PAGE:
Each month, we ask distinguished authors or illustrators to write an original post that reveals insights about their process and craft. Enjoy!
Objects, Textures, and Characters
By Rita Williams-Garcia
My mother was a collector of odd, unrelated pieces. They were her little treasures and told stories of where she’d been, what she believed, and what interested her. It was through those objects that my sister Rosalind and I attempted to trace the missing pieces of her life when we cleaned out her apartment. (My mother didn’t talk about her life as a young person.) For every puzzle piece that shed light on my mother’s story, we found items that mystified us. For example, Passover Seder plates! Not just one, but many. What was the story behind the sacred objects of the Jewish faith for my Christian mother, and why did she have so many? There were also collections of wooden Dutch clogs, Buddhas, and embroidery hoops. None of these objects said anything familiar about our mother, but they added a kind of texture to her memory.
My first grade teacher had us collect rocks to feel their surfaces and describe their different textures. To this day, I like the feel of objects and I note their characteristics. Like my mother, I’ve become a collector of objects, especially while I’m writing. As I begin a new project, I gather items that tell me about the subjects or reveal setting, plot, or most importantly, the characters.
My readers immediately associate the doll baby in One Crazy Summer (HarperCollins 2010) with Fern, the Timex watch with Delphine, and the green stucco house with Cecile. Readers intuit without me stating directly that Miss Patty Cake represents Fern’s yearning for a mother and child relationship, Delphine’s Timex watch both positively and negatively clocks her responsible nature, and the green stucco house conveys Cecile’s prickly exterior. But not every object’s association is immediately apparent to me. It wasn’t until the third novel in the trilogy that I realized Pa’s growling, unpredictable Buick “Wildcat” could also be tied to Cecile!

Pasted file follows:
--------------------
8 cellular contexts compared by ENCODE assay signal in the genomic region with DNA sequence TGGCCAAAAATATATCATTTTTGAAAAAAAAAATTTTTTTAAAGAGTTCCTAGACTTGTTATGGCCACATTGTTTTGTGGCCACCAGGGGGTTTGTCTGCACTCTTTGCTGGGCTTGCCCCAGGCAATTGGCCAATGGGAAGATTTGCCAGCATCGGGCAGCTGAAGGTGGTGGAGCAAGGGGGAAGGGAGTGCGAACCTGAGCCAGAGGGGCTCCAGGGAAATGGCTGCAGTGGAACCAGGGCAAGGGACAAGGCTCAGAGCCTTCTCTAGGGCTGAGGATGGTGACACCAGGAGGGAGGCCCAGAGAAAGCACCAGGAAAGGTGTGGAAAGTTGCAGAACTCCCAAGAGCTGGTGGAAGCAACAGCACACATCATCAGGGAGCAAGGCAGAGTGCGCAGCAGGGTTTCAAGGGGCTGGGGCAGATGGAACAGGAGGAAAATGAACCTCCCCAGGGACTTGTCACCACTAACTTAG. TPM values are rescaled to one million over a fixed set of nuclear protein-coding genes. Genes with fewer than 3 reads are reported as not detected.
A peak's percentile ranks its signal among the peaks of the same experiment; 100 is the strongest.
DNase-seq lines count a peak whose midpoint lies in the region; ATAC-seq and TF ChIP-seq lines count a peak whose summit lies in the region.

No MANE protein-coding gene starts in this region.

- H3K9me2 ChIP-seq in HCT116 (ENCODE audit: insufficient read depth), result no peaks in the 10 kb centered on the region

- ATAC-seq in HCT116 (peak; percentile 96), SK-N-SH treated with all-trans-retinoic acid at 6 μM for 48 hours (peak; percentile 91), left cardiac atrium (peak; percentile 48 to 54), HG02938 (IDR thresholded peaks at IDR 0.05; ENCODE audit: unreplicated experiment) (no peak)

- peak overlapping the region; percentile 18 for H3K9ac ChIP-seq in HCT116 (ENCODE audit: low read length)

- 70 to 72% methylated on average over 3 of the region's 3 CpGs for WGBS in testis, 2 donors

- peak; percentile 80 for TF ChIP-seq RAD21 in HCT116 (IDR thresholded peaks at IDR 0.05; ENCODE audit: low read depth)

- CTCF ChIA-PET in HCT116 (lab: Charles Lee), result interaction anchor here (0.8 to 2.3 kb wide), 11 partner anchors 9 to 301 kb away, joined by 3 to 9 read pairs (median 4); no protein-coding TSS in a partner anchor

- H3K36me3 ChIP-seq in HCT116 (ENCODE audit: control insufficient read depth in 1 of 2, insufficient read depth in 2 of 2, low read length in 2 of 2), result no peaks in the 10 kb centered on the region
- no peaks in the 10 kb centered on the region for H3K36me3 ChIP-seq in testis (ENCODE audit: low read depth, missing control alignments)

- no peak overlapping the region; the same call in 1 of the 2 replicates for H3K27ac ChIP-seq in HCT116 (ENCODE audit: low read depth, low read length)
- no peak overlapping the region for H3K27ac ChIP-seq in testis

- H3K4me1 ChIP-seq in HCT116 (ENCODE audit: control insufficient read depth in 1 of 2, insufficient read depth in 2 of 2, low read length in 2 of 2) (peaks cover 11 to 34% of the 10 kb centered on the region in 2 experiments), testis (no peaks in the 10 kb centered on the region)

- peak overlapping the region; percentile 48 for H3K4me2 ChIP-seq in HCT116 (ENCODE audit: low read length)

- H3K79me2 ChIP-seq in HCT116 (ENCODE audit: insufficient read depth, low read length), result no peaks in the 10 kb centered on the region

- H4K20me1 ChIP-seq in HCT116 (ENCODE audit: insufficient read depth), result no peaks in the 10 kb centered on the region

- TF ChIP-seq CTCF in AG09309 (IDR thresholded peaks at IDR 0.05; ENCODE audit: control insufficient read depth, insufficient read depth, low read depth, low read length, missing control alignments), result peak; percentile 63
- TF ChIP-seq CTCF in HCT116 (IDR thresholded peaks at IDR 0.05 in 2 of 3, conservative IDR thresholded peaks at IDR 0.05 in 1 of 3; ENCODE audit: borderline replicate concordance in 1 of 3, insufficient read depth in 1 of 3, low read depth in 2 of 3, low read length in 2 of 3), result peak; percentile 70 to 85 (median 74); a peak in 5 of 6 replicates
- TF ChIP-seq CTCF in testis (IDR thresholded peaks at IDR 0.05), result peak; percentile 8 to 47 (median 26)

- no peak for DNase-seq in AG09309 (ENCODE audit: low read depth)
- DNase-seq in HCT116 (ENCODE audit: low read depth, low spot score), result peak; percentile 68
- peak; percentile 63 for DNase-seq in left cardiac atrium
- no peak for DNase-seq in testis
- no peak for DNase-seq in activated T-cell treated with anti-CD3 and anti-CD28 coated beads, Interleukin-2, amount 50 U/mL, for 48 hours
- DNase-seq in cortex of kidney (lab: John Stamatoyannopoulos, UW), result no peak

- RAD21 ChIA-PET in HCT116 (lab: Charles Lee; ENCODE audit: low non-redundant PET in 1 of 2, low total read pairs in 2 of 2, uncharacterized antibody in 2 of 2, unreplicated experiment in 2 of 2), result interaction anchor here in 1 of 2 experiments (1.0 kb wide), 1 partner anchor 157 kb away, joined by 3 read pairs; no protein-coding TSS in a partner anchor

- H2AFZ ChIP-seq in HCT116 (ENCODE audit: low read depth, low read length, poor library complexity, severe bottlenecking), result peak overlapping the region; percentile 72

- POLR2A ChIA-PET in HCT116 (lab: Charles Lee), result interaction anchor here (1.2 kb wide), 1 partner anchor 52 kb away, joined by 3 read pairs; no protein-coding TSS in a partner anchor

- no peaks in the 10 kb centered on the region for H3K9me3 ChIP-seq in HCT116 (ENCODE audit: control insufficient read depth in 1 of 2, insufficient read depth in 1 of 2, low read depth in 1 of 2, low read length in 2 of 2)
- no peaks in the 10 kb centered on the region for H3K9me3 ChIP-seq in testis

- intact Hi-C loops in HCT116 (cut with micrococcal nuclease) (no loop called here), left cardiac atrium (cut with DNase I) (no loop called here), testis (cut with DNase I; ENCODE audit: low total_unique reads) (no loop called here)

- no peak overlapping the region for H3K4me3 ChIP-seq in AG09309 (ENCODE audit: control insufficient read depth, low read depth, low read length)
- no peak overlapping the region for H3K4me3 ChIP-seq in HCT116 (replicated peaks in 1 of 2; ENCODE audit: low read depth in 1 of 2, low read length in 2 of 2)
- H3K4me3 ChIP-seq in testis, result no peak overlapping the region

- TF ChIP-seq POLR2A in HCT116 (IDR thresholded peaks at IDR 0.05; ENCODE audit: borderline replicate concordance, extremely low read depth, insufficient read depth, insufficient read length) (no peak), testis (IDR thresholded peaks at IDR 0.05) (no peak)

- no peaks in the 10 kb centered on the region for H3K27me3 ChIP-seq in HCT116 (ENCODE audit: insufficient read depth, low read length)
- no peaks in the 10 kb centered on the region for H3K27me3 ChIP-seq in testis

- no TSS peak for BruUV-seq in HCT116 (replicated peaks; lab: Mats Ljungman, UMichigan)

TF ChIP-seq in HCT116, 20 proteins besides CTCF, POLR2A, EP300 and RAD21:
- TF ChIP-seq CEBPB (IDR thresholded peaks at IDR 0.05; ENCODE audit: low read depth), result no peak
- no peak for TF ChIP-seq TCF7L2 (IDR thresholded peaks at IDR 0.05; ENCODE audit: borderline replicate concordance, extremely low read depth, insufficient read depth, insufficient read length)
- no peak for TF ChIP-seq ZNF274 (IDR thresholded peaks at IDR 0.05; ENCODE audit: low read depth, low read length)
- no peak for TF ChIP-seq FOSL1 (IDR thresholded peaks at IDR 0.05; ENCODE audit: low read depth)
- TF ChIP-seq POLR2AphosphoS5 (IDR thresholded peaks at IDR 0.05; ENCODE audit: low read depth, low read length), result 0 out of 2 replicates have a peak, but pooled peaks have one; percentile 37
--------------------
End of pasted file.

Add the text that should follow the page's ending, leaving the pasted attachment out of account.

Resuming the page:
I had a lot of fun collecting objects and artifacts for the sequel to One Crazy Summer, P.S. Be Eleven (HarperCollins 2013). I kept a folder full of images that brought scenes to life as I wrote: The taped up “mummy” jar that held the hopes and dreams of the Gaither sisters. Jackson Five concert tickets. Old Valentine cards. Envelopes with postage circa 1968. A Shirley Chisholm campaign poster. While I imagined, wrote, and collected objects, my work-in-progress took on its own look. I could feel layers of story and texture coming together.
I like how objects transcend their mere form and purpose. While a reader consciously enjoys a story, his or her subconscious mind might connect deeply with gradual changes that simultaneously occur within the character. In the third book in the trilogy, Gone Crazy in Alabama (HarperCollins 2015), the meaning of white sheets changes for Delphine throughout her summer visit with her relatives. She looks forward to visiting her family down South, but dreads the oppressive task that awaits her: ironing sheets under a merciless Southern sun. It is then that a normally obedient Delphine takes a stand and rebels. Bedsheets reappear when the KKK rides through her great-grandmother’s property, inspiring Delphine’s fear and curiosity. Much later, when Delphine is consumed with guilt, she picks up the “sad” irons (yet another great object!) and presses the sheets the way women in her family have done for more than a century. Over time and a period of growth, an act of oppression becomes an act of penance.
Consider writing a short story or creating a character sketch inspired by an object or objects. In One Crazy Summer, Fern and her beloved doll, Miss Patty Cake, demonstrate aspects of texture, character association, and how changes in a specific object denote changes in its related character.
My secret to collecting is that I can no longer collect physical items. Since I can’t bear to throw things away, I’ve learned to use Google Images to keep my objects handy. Still, I can’t help but dream of making a charm bracelet with objects from each story in the Gaither Sisters trilogy.